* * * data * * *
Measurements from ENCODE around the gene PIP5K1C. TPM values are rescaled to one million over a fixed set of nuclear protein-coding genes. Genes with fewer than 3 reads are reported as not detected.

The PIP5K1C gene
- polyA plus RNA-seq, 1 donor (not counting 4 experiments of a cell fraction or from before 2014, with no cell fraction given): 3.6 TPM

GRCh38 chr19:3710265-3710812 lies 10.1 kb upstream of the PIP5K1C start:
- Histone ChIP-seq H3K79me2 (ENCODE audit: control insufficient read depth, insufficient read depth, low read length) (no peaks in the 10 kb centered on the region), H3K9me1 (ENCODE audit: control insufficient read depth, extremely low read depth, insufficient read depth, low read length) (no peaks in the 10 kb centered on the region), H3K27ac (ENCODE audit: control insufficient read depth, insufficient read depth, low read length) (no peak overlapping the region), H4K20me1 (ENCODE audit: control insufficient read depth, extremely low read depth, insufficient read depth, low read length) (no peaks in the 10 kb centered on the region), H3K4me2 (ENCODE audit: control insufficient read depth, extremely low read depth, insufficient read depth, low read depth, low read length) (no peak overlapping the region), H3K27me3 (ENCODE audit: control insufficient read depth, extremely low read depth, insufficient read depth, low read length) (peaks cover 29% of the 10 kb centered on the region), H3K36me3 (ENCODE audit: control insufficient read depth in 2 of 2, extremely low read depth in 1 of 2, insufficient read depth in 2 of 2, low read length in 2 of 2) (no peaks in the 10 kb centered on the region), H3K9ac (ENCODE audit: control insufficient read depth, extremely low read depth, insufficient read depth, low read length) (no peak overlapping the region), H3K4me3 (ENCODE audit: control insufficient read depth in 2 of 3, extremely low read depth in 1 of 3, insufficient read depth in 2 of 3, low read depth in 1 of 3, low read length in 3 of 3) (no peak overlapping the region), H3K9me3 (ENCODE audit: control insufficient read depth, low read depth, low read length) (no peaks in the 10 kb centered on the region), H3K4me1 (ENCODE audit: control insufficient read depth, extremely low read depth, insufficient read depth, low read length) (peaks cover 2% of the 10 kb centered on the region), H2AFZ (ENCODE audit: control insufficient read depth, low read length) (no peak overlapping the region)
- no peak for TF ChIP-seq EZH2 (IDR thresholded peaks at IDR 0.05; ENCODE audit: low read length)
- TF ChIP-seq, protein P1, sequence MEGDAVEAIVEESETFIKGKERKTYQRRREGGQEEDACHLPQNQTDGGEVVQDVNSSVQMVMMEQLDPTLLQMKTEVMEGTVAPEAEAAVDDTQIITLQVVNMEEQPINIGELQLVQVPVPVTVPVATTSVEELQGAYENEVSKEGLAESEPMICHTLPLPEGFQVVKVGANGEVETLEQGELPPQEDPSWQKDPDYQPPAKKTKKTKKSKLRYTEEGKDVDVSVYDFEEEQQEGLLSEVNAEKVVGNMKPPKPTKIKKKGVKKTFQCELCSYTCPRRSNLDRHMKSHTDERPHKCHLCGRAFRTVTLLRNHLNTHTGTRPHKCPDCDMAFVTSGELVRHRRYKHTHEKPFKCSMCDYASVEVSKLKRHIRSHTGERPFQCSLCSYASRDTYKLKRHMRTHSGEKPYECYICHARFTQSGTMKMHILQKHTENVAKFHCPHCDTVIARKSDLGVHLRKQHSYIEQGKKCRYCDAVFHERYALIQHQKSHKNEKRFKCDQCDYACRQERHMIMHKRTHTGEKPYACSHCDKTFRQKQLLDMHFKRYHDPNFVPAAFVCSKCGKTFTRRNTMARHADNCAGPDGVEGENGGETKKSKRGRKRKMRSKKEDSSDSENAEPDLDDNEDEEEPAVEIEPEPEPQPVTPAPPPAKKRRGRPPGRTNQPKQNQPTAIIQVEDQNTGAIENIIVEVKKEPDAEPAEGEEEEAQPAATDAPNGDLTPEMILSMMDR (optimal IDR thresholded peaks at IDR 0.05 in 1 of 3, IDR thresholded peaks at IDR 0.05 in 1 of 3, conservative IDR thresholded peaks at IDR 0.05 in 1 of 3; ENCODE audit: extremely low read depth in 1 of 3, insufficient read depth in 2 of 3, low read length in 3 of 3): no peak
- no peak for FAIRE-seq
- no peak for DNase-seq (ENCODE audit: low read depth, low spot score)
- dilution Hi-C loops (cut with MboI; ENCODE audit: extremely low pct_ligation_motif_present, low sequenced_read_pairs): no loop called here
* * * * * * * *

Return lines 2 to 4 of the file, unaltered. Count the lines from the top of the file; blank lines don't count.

The PIP5K1C gene
- polyA plus RNA-seq, 1 donor (not counting 4 experiments of a cell fraction or from before 2014, with no cell fraction given): 3.6 TPM

GRCh38 chr19:3710265-3710812 lies 10.1 kb upstream of the PIP5K1C start: